Institute for Justice and Democracy in Haiti

How UN Whistleblowers Are Forced to Keep Quiet

In recent months, the United Nations (UN) has come under intense scrutiny for sexual abuse by peacekeepers (especially in the Central African Republic) and the lack of an adequate response from the organization. This article delves into why there’s often a lack of response to sexual abuse and corruption: punishing whistleblowers. Often, UN whistleblowers are ostracized, fired, or otherwise sanctioned for pointing out major flaws in the UN system. This breeds a culture of impunity and complicity by those who know of peacekeeper/staff crimes but are afraid to report them.

Part of the article is below. Click HERE for the full text.

Ostracised, sacked … and even arrested: the fate of whistleblowers at the UN

Former employees say United Nations is failing to protect those who report corruption, malpractice or sexual abuse

Roger Hamilton-Martin, The Guardian

September 14, 2015

When a United Nations investigator reported the rape of a refugee in Sri Lanka, she did not expect the disclosure to force her into a decade-long legal battle with her employer.

Caroline Hunt-Matthes was ostracised and eventually ousted while on medical leave. She has still not secured redress after a decade fighting her case.

Her case was remarkable in duration but not in substance. Hunt-Matthes is by no means the first or only whistleblower to fall foul of the UN system. Indeed, her case highlights neatly one of the UN’s dirtiest secrets: that its staff are reluctant to report abuses or corruption within the organisation for fear of losing their jobs.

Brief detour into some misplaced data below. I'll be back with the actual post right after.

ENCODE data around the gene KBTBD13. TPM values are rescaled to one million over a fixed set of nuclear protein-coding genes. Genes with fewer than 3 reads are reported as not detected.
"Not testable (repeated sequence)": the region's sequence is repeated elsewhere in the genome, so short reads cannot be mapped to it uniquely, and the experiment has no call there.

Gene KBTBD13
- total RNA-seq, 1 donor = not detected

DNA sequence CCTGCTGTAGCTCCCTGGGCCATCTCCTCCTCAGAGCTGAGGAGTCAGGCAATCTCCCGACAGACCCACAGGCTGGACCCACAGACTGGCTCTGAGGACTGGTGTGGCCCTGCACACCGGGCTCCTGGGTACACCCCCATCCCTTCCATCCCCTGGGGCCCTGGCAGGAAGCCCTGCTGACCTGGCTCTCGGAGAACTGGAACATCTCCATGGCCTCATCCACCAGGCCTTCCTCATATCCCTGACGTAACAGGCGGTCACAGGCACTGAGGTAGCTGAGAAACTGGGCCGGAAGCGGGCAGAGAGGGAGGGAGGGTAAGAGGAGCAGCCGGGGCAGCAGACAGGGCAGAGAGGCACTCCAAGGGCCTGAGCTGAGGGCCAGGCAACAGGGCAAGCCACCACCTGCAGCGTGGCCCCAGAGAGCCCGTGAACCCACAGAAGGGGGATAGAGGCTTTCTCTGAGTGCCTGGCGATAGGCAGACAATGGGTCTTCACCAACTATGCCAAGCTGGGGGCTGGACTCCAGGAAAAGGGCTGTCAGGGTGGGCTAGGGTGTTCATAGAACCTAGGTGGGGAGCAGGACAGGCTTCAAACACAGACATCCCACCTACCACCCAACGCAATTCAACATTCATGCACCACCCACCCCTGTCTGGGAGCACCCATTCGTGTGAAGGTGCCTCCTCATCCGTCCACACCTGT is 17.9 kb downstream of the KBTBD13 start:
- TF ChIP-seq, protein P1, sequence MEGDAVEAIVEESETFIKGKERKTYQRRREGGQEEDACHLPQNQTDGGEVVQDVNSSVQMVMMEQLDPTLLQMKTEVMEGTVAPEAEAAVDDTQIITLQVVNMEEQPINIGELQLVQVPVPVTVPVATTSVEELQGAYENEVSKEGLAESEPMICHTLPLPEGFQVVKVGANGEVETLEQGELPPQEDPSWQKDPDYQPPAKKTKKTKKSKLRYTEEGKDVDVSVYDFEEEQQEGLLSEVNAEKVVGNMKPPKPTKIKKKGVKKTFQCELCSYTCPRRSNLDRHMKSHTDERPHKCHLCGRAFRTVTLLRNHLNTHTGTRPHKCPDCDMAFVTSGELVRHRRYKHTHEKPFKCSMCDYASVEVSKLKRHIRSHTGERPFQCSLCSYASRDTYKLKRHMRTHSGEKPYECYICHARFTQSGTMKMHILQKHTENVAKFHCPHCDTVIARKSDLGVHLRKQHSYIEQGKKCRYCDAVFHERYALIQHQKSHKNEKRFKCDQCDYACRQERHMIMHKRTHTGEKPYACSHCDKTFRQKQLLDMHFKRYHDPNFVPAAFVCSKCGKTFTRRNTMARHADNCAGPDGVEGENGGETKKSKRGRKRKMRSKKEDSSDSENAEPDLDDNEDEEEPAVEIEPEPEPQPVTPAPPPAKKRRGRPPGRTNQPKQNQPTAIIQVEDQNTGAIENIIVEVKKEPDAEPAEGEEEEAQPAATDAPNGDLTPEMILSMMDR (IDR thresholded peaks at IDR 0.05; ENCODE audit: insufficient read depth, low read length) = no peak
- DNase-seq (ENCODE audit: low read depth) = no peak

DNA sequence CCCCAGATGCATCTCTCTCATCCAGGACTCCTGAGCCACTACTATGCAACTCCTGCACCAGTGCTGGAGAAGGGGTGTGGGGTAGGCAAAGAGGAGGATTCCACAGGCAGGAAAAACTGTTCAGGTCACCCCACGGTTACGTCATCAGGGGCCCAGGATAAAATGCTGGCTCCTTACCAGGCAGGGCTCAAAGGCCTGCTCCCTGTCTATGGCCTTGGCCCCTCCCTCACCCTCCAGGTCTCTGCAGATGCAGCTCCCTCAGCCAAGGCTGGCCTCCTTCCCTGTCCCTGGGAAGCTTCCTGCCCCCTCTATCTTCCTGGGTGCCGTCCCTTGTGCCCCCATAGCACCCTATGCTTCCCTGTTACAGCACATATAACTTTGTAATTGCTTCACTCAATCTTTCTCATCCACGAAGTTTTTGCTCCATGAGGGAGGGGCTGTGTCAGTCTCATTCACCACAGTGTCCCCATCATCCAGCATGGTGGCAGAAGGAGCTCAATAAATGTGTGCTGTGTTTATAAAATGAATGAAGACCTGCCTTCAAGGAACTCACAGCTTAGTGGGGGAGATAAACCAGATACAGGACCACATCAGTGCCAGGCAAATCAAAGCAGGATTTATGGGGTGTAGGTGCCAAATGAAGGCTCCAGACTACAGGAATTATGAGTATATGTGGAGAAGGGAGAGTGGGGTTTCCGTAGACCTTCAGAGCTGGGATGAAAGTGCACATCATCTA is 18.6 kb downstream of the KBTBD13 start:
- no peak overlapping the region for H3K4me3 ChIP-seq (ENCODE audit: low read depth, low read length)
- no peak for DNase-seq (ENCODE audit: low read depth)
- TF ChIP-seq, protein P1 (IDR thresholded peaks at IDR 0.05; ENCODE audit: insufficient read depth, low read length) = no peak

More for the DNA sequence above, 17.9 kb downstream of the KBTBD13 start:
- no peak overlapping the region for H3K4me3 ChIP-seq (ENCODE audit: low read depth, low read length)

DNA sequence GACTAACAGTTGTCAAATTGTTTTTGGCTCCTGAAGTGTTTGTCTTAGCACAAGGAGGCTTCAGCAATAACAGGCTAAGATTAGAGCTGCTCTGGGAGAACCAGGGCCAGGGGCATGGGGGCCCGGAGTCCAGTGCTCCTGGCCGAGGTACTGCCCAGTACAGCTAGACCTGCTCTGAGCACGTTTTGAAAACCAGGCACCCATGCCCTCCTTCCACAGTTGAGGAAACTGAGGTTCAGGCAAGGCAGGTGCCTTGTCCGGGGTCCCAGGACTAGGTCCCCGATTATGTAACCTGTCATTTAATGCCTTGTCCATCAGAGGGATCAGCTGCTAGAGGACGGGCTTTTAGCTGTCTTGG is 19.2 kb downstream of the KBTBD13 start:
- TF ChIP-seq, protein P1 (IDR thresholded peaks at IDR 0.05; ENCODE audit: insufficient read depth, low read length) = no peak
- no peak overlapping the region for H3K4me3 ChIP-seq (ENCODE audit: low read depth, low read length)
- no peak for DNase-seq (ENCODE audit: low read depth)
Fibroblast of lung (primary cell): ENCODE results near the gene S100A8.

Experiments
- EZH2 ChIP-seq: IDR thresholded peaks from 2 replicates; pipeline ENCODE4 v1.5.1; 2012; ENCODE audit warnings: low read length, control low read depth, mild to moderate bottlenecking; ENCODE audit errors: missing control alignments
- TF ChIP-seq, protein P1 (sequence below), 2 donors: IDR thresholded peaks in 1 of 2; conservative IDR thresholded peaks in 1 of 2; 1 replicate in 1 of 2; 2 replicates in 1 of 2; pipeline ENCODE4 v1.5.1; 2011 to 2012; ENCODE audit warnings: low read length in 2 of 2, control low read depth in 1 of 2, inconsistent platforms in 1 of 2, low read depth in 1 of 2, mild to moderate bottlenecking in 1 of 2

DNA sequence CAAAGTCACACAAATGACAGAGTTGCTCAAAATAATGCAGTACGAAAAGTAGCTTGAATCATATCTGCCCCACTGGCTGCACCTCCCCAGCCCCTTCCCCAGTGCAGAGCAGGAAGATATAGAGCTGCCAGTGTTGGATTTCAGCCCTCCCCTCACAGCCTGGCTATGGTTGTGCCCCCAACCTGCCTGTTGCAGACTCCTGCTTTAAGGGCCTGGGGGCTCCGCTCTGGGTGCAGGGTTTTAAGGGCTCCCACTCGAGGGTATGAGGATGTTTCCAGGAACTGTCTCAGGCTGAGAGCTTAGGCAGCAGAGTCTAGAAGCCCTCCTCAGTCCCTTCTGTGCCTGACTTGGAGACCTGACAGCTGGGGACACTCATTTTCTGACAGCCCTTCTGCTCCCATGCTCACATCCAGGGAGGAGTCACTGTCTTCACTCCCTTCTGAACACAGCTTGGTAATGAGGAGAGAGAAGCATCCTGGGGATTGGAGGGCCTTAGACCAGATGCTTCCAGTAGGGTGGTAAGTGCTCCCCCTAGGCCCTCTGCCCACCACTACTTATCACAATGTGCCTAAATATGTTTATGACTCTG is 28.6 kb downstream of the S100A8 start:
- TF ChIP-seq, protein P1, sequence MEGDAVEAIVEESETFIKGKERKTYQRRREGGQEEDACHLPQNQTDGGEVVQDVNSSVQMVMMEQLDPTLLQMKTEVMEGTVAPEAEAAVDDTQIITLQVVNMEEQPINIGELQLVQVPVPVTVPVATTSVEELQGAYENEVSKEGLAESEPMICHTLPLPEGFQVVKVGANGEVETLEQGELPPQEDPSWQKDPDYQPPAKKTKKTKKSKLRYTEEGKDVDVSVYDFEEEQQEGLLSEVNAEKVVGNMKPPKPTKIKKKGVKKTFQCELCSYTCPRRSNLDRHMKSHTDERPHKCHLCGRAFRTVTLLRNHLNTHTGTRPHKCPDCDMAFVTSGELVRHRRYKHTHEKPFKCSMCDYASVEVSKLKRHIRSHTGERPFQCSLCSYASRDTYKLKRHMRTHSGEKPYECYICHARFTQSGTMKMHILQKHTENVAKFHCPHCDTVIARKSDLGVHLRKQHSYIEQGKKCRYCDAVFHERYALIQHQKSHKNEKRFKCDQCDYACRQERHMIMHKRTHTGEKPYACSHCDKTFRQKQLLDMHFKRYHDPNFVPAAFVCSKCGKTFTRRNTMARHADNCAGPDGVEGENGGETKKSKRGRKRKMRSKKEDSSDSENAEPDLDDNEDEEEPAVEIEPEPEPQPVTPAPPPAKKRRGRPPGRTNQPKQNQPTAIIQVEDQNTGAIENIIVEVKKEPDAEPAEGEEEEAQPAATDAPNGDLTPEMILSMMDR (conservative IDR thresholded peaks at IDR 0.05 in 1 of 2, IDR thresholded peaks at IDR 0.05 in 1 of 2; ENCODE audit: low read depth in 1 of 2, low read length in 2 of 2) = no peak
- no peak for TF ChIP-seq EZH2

“The bottom line is the UN is not a safe working environment at the minute,” said Hunt-Matthes, who has left the UN and now works at a university in Geneva. “You can’t report misconduct and be protected. What could be more serious than that?”

Figures obtained by the Government Accountability Project (GAP), which supports whistleblowers, reveal that the UN ethics office had received 447 approaches up to July 2014 from those alleging they have faced retaliation for exposing wrongdoing.

They completed reviews into between 113 and 135 of these cases, identifying prima-facie cases of retaliation in 14, and ultimately establishing there had been retaliation in just four cases – a statistic that is hardly encouraging to those who feel bound to report corruption, malpractice or sexual abuse.

“The percentage of whistleblowers who actually receive relief through this channel remains abysmally low,” said Bea Edwards, the international director of GAP. “We’re now working with UN whistleblowers who have simply resigned rather than endure such a protracted and complex internal process.”

Two striking cases have hit the headlines in recent years. This year, a senior UN aid worker, Anders Kompass, was suspended for disclosing to prosecutors an internal report on the sexual abuse of children by French peacekeeping troops in the Central African Republic.


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